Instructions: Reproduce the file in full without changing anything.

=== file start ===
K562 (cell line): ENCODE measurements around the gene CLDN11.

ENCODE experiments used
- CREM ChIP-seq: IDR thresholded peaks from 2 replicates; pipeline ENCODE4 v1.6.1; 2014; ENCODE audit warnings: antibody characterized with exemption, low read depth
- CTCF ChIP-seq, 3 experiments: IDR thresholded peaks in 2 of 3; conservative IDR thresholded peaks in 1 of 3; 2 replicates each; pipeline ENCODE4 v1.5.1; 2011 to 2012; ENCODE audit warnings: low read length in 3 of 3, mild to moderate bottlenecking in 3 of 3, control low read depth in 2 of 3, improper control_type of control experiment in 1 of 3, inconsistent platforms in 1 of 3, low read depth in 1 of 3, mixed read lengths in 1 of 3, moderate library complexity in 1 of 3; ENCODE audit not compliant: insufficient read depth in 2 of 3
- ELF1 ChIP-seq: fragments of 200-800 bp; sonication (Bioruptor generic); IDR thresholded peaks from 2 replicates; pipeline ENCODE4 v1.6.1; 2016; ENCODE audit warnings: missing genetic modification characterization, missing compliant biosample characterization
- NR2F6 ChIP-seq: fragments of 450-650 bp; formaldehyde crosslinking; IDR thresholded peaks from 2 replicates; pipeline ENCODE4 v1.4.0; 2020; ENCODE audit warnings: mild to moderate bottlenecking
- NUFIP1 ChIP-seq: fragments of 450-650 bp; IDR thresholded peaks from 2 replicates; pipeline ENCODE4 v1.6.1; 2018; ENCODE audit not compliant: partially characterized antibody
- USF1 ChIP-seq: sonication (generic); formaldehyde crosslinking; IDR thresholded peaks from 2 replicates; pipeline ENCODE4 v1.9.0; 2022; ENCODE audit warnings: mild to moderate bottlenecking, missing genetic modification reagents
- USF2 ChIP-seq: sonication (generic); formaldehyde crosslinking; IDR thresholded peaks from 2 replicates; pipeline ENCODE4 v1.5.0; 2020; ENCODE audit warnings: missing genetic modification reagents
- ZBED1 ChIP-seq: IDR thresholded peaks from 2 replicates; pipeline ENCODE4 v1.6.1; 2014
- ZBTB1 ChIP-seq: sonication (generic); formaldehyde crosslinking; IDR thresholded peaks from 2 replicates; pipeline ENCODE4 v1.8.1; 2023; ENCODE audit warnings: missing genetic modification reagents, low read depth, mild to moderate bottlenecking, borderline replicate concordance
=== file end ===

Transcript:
K562 (cell line): ENCODE measurements around the gene CLDN11.

ENCODE experiments used
- CREM ChIP-seq: IDR thresholded peaks from 2 replicates; pipeline ENCODE4 v1.6.1; 2014; ENCODE audit warnings: antibody characterized with exemption, low read depth
- CTCF ChIP-seq, 3 experiments: IDR thresholded peaks in 2 of 3; conservative IDR thresholded peaks in 1 of 3; 2 replicates each; pipeline ENCODE4 v1.5.1; 2011 to 2012; ENCODE audit warnings: low read length in 3 of 3, mild to moderate bottlenecking in 3 of 3, control low read depth in 2 of 3, improper control_type of control experiment in 1 of 3, inconsistent platforms in 1 of 3, low read depth in 1 of 3, mixed read lengths in 1 of 3, moderate library complexity in 1 of 3; ENCODE audit not compliant: insufficient read depth in 2 of 3
- ELF1 ChIP-seq: fragments of 200-800 bp; sonication (Bioruptor generic); IDR thresholded peaks from 2 replicates; pipeline ENCODE4 v1.6.1; 2016; ENCODE audit warnings: missing genetic modification characterization, missing compliant biosample characterization
- NR2F6 ChIP-seq: fragments of 450-650 bp; formaldehyde crosslinking; IDR thresholded peaks from 2 replicates; pipeline ENCODE4 v1.4.0; 2020; ENCODE audit warnings: mild to moderate bottlenecking
- NUFIP1 ChIP-seq: fragments of 450-650 bp; IDR thresholded peaks from 2 replicates; pipeline ENCODE4 v1.6.1; 2018; ENCODE audit not compliant: partially characterized antibody
- USF1 ChIP-seq: sonication (generic); formaldehyde crosslinking; IDR thresholded peaks from 2 replicates; pipeline ENCODE4 v1.9.0; 2022; ENCODE audit warnings: mild to moderate bottlenecking, missing genetic modification reagents
- USF2 ChIP-seq: sonication (generic); formaldehyde crosslinking; IDR thresholded peaks from 2 replicates; pipeline ENCODE4 v1.5.0; 2020; ENCODE audit warnings: missing genetic modification reagents
- ZBED1 ChIP-seq: IDR thresholded peaks from 2 replicates; pipeline ENCODE4 v1.6.1; 2014
- ZBTB1 ChIP-seq: sonication (generic); formaldehyde crosslinking; IDR thresholded peaks from 2 replicates; pipeline ENCODE4 v1.8.1; 2023; ENCODE audit warnings: missing genetic modification reagents, low read depth, mild to moderate bottlenecking, borderline replicate concordance